Ben Lomand Connect has received a $1.5 million federal grant that will allow the company to extend broadband service into the rural Pocahontas area in Northern Coffee County, according to CEO of Ben Lomand Lisa Cope.
The grant award is in addition to the announcement last week that the company has applied for a $2 million grant through Gov. Bill Haslam’s State Broadband Accessibility Act signed in April.
Ben Lomand a McMinnville-based company, providing broadband, digital TV, phone and home security, applied for the federal grant in March.
The USDA announced that Ben Lomand was chosen as a $1.5 million winner for the grant under the Community-Oriented Connectivity Broadband Grant Program administered by the Rural Utilities Service.
Ben Lomand will construct state-of-the-art fiber to the premise facilities that will serve 179 customers, according to Cope.
“We have to wait to receive the official grant documents before we can begin (construction), so we don’t have a construction date yet, but we do anticipate to be able to connect customers by late summer,” Cope said.
The fiber optic installed will be both aerial and buried, according to Cope.
The grant has a match requirement of 15 percent, said Cope.
The small, north-eastern community of Coffee County currently has very limited connection speeds, according to Ben Lomand officials.
“Students in the area needed the capabilities of high-speed broadband service to complete coursework, while those working from home needed the internet to access information or connect remotely,” said Roger Bynum with Ben Lomand.
“Residents expressed their need to be able to communicate with doctors’ offices, submit prescription refill requests online, and have access to online health information. In addition, this remote community needed access to public safety announcements such as severe weather alerts.”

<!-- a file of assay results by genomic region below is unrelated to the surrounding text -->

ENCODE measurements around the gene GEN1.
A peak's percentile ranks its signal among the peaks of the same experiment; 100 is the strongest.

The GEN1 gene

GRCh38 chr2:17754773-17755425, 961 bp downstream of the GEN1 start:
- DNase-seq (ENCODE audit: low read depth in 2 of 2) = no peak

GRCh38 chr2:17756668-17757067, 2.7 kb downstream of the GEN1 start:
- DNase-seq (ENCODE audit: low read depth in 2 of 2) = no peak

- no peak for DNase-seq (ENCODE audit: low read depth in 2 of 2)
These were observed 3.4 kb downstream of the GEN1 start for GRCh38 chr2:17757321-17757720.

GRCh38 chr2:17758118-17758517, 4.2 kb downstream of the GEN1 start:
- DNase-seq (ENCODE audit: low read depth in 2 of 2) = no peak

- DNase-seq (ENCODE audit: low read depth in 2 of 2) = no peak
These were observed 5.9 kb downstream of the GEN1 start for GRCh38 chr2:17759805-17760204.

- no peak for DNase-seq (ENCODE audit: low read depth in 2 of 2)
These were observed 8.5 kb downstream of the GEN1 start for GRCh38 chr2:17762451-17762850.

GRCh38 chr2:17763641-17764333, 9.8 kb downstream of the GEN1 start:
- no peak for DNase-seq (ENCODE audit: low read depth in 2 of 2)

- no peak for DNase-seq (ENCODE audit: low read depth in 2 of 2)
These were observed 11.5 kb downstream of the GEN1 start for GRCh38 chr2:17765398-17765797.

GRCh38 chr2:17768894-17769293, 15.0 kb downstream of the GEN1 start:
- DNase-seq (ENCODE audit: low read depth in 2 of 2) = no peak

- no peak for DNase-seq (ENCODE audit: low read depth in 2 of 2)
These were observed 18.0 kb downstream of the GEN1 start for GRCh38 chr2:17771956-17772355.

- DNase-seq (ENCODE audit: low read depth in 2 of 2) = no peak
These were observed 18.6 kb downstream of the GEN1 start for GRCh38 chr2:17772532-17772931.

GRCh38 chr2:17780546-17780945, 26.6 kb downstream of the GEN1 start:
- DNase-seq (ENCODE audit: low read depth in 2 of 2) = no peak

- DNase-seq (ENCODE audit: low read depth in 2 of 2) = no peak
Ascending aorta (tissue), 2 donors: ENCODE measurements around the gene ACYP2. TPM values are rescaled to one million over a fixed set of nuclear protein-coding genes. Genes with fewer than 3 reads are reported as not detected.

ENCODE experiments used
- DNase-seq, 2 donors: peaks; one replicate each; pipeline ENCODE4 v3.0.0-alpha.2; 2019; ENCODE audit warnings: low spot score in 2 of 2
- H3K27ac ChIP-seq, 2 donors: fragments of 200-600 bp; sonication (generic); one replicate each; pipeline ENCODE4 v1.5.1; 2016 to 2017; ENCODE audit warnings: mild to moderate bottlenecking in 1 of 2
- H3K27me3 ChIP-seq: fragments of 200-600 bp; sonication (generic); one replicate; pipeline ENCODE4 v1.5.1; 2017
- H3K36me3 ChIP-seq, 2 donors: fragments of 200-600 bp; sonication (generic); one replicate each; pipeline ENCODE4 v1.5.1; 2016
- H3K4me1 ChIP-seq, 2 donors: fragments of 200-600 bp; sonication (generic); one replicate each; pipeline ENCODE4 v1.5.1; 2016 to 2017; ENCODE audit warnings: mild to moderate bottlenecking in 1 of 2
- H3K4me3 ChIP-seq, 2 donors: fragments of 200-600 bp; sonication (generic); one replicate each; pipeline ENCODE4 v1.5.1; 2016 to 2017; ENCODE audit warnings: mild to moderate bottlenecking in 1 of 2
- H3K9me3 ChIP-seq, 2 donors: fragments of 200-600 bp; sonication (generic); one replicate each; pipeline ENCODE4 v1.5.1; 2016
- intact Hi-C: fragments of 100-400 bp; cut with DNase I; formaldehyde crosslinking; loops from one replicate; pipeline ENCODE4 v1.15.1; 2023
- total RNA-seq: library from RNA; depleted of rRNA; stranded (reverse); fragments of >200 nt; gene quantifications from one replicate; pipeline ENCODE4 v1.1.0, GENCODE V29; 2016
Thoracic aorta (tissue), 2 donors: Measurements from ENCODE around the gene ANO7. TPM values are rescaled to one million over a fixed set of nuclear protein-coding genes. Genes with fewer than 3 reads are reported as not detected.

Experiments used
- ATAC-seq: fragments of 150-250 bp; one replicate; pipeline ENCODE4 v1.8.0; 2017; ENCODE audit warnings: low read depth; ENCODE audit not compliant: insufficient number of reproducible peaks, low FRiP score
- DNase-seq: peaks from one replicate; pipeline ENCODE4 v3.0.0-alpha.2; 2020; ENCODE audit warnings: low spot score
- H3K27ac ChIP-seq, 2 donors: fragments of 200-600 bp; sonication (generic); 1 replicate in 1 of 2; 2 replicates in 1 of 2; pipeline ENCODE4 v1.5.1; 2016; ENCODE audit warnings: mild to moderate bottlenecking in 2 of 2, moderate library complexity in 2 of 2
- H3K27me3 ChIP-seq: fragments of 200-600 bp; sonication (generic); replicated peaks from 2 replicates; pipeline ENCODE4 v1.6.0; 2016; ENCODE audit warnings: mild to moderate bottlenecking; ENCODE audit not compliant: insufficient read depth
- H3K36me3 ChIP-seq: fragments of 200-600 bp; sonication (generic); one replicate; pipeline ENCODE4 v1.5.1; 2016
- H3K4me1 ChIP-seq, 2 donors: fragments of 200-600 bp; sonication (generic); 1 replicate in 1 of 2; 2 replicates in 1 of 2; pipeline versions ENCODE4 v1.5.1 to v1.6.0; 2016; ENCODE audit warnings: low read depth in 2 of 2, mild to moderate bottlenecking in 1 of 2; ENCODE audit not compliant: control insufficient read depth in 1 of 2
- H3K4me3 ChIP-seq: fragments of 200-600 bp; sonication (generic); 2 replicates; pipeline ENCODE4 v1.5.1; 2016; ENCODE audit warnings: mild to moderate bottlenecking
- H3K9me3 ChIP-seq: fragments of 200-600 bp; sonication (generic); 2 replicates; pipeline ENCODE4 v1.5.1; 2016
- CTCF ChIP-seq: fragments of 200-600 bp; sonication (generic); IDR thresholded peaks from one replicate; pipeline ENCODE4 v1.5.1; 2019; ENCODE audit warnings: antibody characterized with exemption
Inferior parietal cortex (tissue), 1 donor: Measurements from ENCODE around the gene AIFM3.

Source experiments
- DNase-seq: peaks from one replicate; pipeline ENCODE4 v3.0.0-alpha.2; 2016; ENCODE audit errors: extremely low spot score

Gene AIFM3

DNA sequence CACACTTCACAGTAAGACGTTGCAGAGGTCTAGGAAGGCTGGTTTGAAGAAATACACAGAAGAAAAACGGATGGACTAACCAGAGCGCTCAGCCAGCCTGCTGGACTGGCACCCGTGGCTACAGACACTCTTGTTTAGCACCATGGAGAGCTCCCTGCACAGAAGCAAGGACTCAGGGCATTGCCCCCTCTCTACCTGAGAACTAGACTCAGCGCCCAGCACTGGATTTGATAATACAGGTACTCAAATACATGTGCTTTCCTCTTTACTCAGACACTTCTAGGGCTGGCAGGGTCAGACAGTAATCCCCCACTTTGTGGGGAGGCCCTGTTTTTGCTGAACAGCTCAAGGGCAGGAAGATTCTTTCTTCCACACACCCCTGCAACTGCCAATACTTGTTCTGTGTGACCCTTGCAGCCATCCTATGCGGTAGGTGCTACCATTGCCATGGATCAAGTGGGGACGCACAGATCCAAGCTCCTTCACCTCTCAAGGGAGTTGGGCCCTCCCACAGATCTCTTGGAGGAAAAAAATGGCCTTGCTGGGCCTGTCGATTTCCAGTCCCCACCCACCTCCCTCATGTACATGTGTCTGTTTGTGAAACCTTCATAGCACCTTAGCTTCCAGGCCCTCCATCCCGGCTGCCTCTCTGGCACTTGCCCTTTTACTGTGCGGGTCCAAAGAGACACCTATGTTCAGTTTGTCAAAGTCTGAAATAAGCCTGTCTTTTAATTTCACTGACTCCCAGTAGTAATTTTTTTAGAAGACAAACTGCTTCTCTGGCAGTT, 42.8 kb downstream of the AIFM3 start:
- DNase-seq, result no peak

The new plant will include 40.96 miles of outside plant (OSP) fiber, service drops, central office equipment (COE) and customer premise equipment (CPE).
The plant will be provisioned using an active Ethernet (AE), fiber to the premise (FTTP) architecture. Ben Lomand has chosen the AE FTTP architecture because of the proven reliability and because of the high bandwidth and “future proof” nature of such a system.
“The USDA program was designed to address broadband coverage in areas similar to this part of Coffee County,” said Terry Kokinda, general field representative for the USDA.
“The involvement and support of the community played a major role in Ben Lomand’s successful application and this award is a high point for my retirement.”
Coffee County Mayor Gary Cordell said providing broadband to rural areas of the county is essential.
“It’s a great thing, and it will be helpful to the citizens,” Cordell said. “We have to get broadband out all across our county and to both of our cities.”
Broadband is critically important for businesses and people who work from their homes, said Cordell.
“Even farmers are now needing broadband for their work,” Cordell said. “It is such a complicated universe we live in; we need broadband and our children need broadband, too. A lot of our kids have to go to the library to do their homework; they need broadband in their homes. We need broadband across the county.”
There are other areas in the county, in addition to the Pocahontas community, that need high-speed internet, as well. Broadband is described as at least 25 megabits per second download speed and three megabits per second upload speed. Cordell said he does not have an exact number of residents lacking broadband service in the county.
Ben Lomand Connect has also applied for a $2 million grant, which would also be used to extend broadband service into the rural Pocahontas area.
The company has submitted application for funds provided through the Tennessee Broadband Accessibility Act. The grant program aims to increase broadband access to rural, unserved citizens.
Tennessee currently ranks 29th in the U.S. for broadband access.
While only 2 percent of the state’s urban citizens lack access, 34 percent of rural residents are without coverage at recognized minimum standards due to low population density and challenging geography.
With a focus on private sector broadband deployment, the Tennessee Broadband Accessibility Act addresses broadband access and adoption by addressing investment, deregulation and education.
Ben Lomand Connect was incorporated Oct. 2, 1952, to provide local telephone service to rural middle Tennessee. It has over 32,000 access lines covering 3,200 square miles of territory. The company was the first competitive local exchange carrier in Tennessee. The cooperative has more than 20,000 internet customers with more than 8,000 connected with Ben Lomand Fiber.